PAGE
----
2015-09-01

    Rapid excessive alcohol drinking frequently causes disturbance of consciousness due to head trauma, brain edema, hypoglycemia, hyponatremia, hepatic coma and so on, provoked by acute alcohol intoxication. Rapid differential diagnosis and management are extremely important to save a life. On the other hands, the chronic users of alcohol so called alcoholism has many kinds of physical diseases such as liver diseases (i.e., fatty liver, alcoholic hepatitis, alcoholic liver cirrhosis and miscellaneous liver disease), diabetes mellitus, injury to happen in drunkenness, pancreas disease (i.e., acute and chronic pancreatitis and deterioration of chronic pancreatitis), gastrontestinal diseases (i.e., gastroduodenal ulcer), and so on. Enough attention should be paid to above mentioned diseases, otherwise they would turn worse more with continuation and increase in quantity of the alcohol. It should be born in its mind that the excessive drinking becomes the weapon threatening life. PMID:26394519

  13. Small animal disease surveillance.

    PubMed

    Sánchez-Vizcaíno, Fernando; Jones, Philip H; Menacere, Tarek; Heayns, Bethaney; Wardeh, Maya; Newman, Jenny; Radford, Alan D; Dawson, Susan; Gaskell, Rosalind; Noble, Peter J M; Everitt, Sally; Day, Michael J; McConnell, Katie

    2015-12-12

    This is the first UK small animal disease surveillance report from SAVSNET. Future reports will expand to other syndromes and diseases. As data are collected for longer, the estimates of changes in disease burden will become more refined, allowing more targeted local and perhaps national interventions. Anonymised data can be accessed for research purposes by contacting the authors. SAVSNET welcomes feedback on this report. PMID:26667432

  14. Collecting rare diseases

    PubMed Central

    Ekins, Sean

    2014-01-01

    This editorial introduces the F1000Research rare disease collection. It is common knowledge that for new treatments to be successful there has to be a partnership between the many interested parties such as the patient, advocate, disease foundations, the academic scientists, venture funding organizations, biotech companies, pharmaceutical companies, NIH, and the FDA. Our intention is to provide a forum for discussion and dissemination of any rare disease related topics that will advance scientific understanding and progress to treatments. PMID:25580231

  15. Diseases Transmitted by Birds.

    PubMed

    Levison, Matthew E

    2015-08-01

    Although many people these days actually work very hard at leisure time activities, diseases are most commonly acquired from birds during the course of work in the usual sense of the term, not leisure. However, travel for pleasure to areas where the diseases are highly endemic puts people at risk of acquiring some of these bird-related diseases (for example, histoplasmosis and arbovirus infections), as does ownership of birds as pets (psittacosis). PMID:26350315

  16. [Male breast diseases].

    PubMed

    Firmin-Lefebvre, D; Misery, L

    2013-01-01

    Because andrology is relatively undeveloped in France, the dermatologist is often the doctor first consulted for diseases of the nipple in men. All dermatological diseases can in fact occur at this site. There are some specific nipple diseases such as gynaecomastia, congenital abnormalities, hyperplasia, benign tumours and breast cancer. All clinical examinations and laboratory examinations should focus on diagnosis of this type of cancer and its elimination. PMID:23773741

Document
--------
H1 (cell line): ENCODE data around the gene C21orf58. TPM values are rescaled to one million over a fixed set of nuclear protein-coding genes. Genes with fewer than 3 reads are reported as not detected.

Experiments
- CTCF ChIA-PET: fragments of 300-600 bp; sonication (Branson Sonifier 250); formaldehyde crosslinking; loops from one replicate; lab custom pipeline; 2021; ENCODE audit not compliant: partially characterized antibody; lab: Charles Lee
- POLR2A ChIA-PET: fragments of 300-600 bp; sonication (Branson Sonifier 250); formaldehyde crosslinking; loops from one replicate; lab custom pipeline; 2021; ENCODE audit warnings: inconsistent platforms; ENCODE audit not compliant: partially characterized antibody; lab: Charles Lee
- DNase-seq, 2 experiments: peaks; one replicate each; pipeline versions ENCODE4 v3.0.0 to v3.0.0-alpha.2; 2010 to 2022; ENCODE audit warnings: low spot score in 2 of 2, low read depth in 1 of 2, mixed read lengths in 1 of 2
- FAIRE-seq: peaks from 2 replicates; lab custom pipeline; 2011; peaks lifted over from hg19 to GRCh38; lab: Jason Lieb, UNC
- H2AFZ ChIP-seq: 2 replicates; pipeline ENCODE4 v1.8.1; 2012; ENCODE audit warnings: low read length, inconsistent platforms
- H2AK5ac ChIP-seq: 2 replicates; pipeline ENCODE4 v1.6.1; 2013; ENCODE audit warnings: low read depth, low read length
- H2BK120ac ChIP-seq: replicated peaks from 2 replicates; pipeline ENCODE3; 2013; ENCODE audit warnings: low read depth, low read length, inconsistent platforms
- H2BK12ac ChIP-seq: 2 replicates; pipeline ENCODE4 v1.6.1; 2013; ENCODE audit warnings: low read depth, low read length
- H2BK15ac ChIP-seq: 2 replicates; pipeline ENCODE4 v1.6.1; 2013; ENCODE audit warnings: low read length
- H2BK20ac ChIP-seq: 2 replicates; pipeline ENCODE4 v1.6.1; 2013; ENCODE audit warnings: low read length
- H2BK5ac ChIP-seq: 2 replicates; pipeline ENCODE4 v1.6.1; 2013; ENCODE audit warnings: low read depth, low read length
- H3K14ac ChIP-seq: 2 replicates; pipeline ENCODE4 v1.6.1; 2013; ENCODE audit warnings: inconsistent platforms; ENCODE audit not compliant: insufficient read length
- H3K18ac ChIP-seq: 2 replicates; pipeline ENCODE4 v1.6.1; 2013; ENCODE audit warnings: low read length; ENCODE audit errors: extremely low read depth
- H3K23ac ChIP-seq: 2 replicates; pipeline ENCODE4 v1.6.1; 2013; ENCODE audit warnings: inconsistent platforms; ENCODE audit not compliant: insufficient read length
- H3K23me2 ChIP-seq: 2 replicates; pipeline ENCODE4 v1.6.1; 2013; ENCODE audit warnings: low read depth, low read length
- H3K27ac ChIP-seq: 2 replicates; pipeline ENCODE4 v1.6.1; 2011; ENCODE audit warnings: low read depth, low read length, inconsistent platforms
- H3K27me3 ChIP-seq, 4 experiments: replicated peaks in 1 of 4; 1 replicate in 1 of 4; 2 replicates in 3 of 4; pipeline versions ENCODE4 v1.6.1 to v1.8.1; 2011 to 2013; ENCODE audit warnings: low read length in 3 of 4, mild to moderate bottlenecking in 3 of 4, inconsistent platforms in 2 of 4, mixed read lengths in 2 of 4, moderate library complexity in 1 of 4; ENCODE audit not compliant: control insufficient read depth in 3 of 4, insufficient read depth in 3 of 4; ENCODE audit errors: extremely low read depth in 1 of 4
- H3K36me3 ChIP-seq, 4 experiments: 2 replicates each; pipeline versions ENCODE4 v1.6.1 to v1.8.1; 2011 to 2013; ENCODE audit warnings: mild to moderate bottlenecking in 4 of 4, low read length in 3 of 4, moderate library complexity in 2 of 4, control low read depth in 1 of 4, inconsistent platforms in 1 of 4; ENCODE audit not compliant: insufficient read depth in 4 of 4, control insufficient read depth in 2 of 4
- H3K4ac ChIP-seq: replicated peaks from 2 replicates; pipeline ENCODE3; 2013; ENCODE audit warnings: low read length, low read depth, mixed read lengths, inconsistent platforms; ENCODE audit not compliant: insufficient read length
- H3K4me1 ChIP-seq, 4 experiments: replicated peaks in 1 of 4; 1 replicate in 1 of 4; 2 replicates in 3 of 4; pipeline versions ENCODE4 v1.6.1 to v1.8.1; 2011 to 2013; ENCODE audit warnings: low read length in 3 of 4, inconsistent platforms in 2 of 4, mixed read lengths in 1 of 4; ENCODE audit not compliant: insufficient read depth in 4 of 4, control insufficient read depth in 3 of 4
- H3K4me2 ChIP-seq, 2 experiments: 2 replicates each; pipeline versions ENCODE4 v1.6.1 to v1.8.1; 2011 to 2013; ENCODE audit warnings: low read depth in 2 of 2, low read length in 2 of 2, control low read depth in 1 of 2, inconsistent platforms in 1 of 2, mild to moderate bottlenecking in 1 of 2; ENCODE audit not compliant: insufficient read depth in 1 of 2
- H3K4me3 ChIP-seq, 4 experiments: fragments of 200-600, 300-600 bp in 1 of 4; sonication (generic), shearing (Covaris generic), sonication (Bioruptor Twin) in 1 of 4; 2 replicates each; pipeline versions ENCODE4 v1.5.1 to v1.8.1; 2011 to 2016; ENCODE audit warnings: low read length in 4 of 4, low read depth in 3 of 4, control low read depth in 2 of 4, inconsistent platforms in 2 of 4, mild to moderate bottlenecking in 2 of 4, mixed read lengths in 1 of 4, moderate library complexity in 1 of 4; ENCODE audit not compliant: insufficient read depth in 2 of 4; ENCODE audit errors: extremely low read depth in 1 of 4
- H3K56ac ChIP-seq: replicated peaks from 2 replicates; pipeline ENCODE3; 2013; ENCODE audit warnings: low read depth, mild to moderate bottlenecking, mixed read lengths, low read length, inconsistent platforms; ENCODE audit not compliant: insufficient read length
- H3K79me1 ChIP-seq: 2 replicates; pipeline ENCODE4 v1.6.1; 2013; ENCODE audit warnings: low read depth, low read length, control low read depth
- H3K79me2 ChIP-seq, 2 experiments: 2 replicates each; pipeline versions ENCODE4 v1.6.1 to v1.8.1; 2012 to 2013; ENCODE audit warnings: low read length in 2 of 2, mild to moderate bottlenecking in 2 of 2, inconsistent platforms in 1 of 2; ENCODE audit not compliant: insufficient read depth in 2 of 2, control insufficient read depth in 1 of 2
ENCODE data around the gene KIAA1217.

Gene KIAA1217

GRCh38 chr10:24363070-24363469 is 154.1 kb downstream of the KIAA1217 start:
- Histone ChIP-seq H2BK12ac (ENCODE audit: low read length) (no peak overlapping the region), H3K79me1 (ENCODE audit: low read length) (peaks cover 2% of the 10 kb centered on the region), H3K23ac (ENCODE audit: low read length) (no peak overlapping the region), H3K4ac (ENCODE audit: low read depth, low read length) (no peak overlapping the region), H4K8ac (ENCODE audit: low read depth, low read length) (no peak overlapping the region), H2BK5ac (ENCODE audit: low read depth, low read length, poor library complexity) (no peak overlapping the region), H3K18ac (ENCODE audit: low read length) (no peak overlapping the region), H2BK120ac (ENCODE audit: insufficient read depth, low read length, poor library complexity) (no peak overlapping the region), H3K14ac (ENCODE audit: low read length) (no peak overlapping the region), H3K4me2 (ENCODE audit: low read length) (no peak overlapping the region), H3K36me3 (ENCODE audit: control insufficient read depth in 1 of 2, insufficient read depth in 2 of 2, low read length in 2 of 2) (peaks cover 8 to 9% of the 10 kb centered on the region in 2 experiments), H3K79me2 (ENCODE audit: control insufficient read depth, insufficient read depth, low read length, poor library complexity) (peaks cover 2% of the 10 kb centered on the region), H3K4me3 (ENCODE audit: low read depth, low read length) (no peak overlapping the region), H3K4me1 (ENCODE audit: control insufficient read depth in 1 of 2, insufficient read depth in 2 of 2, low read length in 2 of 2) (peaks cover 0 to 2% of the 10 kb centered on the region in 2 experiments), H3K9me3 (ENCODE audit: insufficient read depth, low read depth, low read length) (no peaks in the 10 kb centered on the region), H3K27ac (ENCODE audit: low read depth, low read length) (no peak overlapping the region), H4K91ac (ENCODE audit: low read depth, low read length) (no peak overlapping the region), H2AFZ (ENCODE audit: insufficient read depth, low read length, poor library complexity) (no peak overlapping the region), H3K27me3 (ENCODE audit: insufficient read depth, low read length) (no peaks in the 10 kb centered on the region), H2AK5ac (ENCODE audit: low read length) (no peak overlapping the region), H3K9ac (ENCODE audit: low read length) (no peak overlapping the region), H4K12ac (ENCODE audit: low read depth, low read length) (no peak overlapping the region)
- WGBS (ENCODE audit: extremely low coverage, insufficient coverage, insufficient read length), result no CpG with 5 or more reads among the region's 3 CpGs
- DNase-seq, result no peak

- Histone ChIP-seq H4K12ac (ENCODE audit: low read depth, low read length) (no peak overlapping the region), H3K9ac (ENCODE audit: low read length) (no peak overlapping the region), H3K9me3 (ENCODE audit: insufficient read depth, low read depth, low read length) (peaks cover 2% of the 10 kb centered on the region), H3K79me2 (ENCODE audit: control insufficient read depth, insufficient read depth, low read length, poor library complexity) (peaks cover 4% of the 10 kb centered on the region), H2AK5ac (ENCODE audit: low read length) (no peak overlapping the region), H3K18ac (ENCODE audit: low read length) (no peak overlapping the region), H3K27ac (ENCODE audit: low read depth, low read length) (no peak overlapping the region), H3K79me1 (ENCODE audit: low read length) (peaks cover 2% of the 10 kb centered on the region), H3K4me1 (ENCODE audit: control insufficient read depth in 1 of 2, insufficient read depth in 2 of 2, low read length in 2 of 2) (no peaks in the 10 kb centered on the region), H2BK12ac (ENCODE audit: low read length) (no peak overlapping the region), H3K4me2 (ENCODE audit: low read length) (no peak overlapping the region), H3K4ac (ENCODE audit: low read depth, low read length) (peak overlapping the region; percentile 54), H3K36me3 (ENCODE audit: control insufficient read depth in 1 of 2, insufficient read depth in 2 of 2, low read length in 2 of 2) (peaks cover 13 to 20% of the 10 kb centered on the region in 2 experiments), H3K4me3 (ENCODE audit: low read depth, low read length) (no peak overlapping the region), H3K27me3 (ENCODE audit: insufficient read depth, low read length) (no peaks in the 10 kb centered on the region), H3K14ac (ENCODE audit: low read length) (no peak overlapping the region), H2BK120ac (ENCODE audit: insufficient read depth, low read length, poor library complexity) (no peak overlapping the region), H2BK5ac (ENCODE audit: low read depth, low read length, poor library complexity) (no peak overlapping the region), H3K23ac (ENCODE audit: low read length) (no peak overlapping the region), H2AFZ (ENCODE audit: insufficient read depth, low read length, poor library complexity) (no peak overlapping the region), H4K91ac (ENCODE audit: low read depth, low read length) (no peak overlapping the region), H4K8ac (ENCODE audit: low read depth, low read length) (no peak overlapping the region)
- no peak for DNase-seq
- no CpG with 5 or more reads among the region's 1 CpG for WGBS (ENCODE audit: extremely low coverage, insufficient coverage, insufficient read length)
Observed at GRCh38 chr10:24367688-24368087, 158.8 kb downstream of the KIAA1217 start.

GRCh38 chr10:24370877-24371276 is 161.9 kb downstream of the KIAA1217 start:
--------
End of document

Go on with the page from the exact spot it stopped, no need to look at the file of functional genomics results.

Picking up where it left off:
17. [Tuberculosis as occupational disease].

    PubMed

    Mendoza-Ticona, Alberto

    2012-06-01

    There is enough evidence to declare tuberculosis as an occupational disease among healthcare workers. In Peru, there are regulations granting employment rights regarding tuberculosis as an occupational disease, such as healthcare coverage for temporary or permanent disability. However, these rights have not been sufficiently socialized. This study presents information on the risk of acquiring tuberculosis in the workplace, and a review of the evidence to declare tuberculosis as an occupational disease among health care workers, presenting the current Peruvian law related. PMID:22858771

  18. Pancytopenia in Lyme disease

    PubMed Central

    Mehrzad, Raman; Bravoco, Joseph

    2014-01-01

    We present a 49-year-old man with subacute onset of fever, weakness, shortness of breath, unilateral lower extremity oedema and pancytopenia who was found to have positive serology for Lyme disease. The patient presented with an intravascular haemolytic pattern on laboratory findings where an extensive infectious disease and haematological workup ruled out ehrlichiosis, anaplasmosis, babesiosis, Rocky Mountain spotted fever, HIV, hepatitis B and other parasitic infections. This left a very atypical presentation of Lyme disease. PMID:24596410

  19. Probiotics and diverticular disease.

    TOXLINE Toxicology Bibliographic Information

    Sheth A; Floch M

    2009-02-01

    Diverticular disease is one of the most common medical conditions affecting Western populations. Inflammatory complications are the most common manifestation of the disease and typically cause acute bouts of abdominal pain and fever. Chronic symptoms can also occur and can be mistakenly attributed to irritable bowel syndrome and rarely to inflammatory bowel disease. Alterations in peridiverticular bacterial flora are thought to play a role in the pathogenesis of diverticular inflammation. This article discusses the rationale and reviews the existing clinical data regarding the role of probiotics in the management of diverticular disease.